Henry Green was born 29 October 1905, and died 13 December 1973
- I suppose the more you leave out, the more you highlight what you leave in … but if one kept a diary, one wouldn’t want a minute-to-minute catalogue of one’s dreadful day.
- To me the purpose of art is to produce something alive…but with a separate, and of course one hopes, with an everlasting life of its own.
- It is simply that the novelist is a communicator and must therefore be interested in any form of communication. Media change. We don’t have to paint chapels like Cocteau, but at the same time we must all be ever on the lookout for the new ways.
- The writer must be disengaged or else he is writing politics.
- [The writer] can’t do anything else. His style is himself, and we are all of us changing every day—developing, we hope! We leave our marks behind us, like a snail.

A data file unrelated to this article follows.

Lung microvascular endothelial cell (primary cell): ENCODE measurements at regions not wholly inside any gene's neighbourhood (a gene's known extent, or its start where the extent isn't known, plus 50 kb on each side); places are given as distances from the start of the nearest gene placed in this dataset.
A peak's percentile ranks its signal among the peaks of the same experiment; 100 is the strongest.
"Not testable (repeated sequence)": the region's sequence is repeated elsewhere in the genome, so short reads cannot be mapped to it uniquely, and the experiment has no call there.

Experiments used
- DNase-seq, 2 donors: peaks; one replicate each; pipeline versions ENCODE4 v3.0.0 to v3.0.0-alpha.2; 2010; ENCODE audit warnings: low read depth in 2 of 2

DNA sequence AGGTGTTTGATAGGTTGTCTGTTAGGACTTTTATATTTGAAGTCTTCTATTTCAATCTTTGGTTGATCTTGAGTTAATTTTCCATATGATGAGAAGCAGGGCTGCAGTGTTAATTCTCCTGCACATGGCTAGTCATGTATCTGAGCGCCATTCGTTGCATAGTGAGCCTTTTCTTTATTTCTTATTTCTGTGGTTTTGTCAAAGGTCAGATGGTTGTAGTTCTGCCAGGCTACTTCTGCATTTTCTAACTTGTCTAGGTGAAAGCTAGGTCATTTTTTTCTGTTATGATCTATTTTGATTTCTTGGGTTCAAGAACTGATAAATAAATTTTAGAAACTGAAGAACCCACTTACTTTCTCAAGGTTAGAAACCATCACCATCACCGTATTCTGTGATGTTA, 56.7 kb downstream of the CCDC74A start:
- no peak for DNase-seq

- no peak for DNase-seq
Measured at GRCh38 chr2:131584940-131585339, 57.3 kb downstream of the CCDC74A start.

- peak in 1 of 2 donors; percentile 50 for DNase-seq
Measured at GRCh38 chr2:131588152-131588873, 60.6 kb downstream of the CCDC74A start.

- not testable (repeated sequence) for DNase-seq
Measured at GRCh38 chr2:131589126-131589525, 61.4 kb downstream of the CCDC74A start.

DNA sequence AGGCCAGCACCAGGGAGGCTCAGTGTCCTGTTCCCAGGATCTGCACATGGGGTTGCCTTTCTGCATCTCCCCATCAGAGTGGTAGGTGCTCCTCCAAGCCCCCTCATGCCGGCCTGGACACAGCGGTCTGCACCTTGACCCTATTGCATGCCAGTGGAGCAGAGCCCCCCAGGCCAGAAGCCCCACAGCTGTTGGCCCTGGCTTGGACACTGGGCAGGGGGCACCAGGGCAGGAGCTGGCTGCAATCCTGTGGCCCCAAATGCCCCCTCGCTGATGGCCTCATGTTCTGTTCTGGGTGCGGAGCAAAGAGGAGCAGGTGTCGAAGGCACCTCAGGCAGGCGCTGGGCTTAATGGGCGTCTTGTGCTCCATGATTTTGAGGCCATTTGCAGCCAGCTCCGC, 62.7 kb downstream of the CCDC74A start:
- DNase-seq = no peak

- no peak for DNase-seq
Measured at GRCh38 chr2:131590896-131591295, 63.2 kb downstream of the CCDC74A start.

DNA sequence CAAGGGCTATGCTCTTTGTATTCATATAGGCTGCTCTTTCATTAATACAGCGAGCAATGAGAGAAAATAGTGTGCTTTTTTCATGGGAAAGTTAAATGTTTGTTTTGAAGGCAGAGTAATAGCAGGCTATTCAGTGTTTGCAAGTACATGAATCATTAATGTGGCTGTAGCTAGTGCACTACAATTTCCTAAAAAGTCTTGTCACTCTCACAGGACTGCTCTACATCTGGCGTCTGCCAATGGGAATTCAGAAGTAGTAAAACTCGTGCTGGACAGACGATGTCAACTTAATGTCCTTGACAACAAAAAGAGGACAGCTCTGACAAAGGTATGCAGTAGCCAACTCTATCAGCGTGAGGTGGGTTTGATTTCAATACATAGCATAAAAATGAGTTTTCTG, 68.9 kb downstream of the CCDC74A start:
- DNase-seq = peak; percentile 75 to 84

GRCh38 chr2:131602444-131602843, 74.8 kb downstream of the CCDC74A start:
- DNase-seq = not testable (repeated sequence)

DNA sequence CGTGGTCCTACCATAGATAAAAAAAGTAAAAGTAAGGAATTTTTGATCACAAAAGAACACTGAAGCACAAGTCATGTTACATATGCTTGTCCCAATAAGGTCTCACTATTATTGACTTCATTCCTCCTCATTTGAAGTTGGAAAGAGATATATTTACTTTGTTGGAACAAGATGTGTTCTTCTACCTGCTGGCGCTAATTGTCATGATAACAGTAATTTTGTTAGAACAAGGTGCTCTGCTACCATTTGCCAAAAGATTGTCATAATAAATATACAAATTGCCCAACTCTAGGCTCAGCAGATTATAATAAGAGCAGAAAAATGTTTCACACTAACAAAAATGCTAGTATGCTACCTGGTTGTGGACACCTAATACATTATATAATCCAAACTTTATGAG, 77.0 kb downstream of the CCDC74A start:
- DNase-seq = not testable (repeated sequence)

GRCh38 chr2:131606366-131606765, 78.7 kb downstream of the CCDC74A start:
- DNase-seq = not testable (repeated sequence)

- Surely the artist must entertain. And one’s in a very bad way indeed if one can’t laugh. Laughter relaxes the characters in a novel. And if you can make the reader laugh, he is apt to get careless and go on reading. So you as the writer get a chance to get something into him.
- If you are trying to write something which has a life of its own, which is alive, of course the author must keep completely out of the picture.
Green was an English author best remembered for the novels Party Going andLoving.
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